12

I saw that vegans often use the word mylk instead of milk, like in this answer.

Why do vegans call milk mylk?

  • I wouldn't say this happens often at all, as this is the first time I see this word online or offline. I'll bet this name came from some brand of plant milk or from some meme like "Gary" is an alternative name for cheese, mostly for sarcastic reasons. – ecc Mar 13 '17 at 11:30
9

This non-standard spelling is used, in my opinion, because of the discomfort some vegans feel with the idea of dairy milk as food and the desire to distinguish vegan "milk"s from dairy milk, but also, the desire to see vegan m[iy]lk as a food in itself, not as a substitute for dairy milk.

Many vegans are interested in effecting social/cultural change, and language is always a vehicle for such change. When I specify "vegan milk", I am tacitly admitting that the "milk" I use is a substitute or deviant variant of "the real thing" or the "normal" milk.

If I want to normalise my own practice, I might seek to avoid this kind of specification, and instead try to replace the "normal" of dairy milk, with a new "normal", vegan milk. When I say "milk", I want it to mean "vegan milk". However, since the hearer is unlikely to understand it that way, I am forced to specify, and mark my practice as different from the norm.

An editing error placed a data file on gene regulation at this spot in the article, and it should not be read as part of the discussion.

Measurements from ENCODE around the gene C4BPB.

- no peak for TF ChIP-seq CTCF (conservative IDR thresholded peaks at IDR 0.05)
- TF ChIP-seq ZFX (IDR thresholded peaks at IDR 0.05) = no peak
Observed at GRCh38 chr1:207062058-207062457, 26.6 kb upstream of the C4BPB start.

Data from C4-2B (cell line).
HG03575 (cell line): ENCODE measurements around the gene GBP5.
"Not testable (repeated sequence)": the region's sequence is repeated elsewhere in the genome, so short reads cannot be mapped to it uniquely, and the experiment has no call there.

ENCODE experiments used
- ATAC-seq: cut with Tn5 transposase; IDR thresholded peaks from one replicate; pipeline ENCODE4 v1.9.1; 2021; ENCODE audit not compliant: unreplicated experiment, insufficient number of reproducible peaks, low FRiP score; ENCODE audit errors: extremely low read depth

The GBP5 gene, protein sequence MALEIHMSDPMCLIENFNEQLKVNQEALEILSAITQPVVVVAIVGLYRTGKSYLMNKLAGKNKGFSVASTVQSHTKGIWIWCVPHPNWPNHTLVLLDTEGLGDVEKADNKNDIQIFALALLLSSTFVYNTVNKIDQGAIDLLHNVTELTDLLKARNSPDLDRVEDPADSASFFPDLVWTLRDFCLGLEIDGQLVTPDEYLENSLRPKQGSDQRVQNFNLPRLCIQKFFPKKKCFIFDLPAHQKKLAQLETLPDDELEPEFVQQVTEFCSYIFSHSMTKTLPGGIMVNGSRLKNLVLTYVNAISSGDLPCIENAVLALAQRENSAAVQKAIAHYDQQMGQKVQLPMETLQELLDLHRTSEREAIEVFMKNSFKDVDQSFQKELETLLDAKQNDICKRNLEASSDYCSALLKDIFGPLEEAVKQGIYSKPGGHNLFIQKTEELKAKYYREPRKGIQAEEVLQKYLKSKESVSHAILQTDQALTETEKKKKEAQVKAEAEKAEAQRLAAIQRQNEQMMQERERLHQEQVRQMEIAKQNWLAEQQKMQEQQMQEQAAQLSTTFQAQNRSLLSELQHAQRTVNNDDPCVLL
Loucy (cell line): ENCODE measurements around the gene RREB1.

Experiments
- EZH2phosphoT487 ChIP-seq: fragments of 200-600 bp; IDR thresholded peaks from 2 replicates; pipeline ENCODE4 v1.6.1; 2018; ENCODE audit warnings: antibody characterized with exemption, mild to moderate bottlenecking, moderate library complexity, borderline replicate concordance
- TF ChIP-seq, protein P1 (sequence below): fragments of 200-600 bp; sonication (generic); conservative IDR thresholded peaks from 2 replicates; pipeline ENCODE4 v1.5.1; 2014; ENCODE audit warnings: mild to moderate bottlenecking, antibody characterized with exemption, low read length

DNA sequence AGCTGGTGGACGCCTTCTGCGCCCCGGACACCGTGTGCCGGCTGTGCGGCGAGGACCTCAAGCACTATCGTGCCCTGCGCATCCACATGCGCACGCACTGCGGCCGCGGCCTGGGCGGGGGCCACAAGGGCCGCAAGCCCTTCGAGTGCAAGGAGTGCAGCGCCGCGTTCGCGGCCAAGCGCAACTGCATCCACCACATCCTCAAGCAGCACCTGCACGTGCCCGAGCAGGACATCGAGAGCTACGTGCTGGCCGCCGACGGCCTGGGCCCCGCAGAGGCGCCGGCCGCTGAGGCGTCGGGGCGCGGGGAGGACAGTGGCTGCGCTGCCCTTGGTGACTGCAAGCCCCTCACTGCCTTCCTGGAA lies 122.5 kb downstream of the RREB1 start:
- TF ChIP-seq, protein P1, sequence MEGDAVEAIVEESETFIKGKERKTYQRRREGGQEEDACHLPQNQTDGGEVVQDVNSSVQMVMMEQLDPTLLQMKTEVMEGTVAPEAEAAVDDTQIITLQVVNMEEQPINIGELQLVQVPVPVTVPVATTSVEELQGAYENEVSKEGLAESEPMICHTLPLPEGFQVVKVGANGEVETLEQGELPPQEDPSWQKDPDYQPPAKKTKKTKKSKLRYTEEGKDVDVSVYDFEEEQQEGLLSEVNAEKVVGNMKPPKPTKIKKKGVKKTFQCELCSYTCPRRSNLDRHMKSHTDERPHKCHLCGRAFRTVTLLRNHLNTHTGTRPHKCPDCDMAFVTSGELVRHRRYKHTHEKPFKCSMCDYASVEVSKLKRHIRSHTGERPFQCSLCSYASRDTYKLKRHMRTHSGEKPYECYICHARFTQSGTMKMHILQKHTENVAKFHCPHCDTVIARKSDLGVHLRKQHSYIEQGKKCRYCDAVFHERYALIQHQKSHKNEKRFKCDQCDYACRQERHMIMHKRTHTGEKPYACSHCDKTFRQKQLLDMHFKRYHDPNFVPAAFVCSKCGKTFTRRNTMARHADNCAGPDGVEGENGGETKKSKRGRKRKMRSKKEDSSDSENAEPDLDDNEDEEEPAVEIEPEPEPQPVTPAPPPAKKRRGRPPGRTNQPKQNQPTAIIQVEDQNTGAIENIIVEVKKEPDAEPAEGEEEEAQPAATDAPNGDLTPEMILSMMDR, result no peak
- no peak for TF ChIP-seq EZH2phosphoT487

In writing, on the other hand, I can attempt to distinguish the milk that I use and accept as food from dairy milk which I consider unacceptable, without marking my practice as marginal, by deliberately mis-spelling the word. I signify that I want to replace one practice with another.

Thus, the spelling "mylk" for milk should be considered a quiet act of protest against the use of dairy milk and the centrality of dairy milk as a food in some cultures.

It also saves time/effort/bytes etc, especially when writing a recipe for vegan milkshake (mylkshake, of course)

  • 1
    Does mylk mean any milk that's non-dairy? (Or should I ask another question for that, lol!) – Erica Mar 12 '17 at 18:27
  • 4
    @Erica yes, any "vegan milk" – Zanna Mar 12 '17 at 18:41
7

This practice mirrors plant-based alternative products often sold under such (similar but recognizably different) names - for marketing or often legal reasons. In various localities, terms for certain foodstuffs are well defined in food codes and laws - even calling soy milk soy milk can cause trouble where "milk" is narrowly defined; any product bearing that name without matching the food code definition will be considered non-compliant or even as an attempt at counterfeiting or deception.

And as mentioned above already: A vegan who recommends "drink some milk", even if implying a plant based product, does not want to be understood as recommending you drink animal milk.

Your Answer

By clicking “Post Your Answer”, you agree to our terms of service, privacy policy and cookie policy

Not the answer you're looking for? Browse other questions tagged or ask your own question.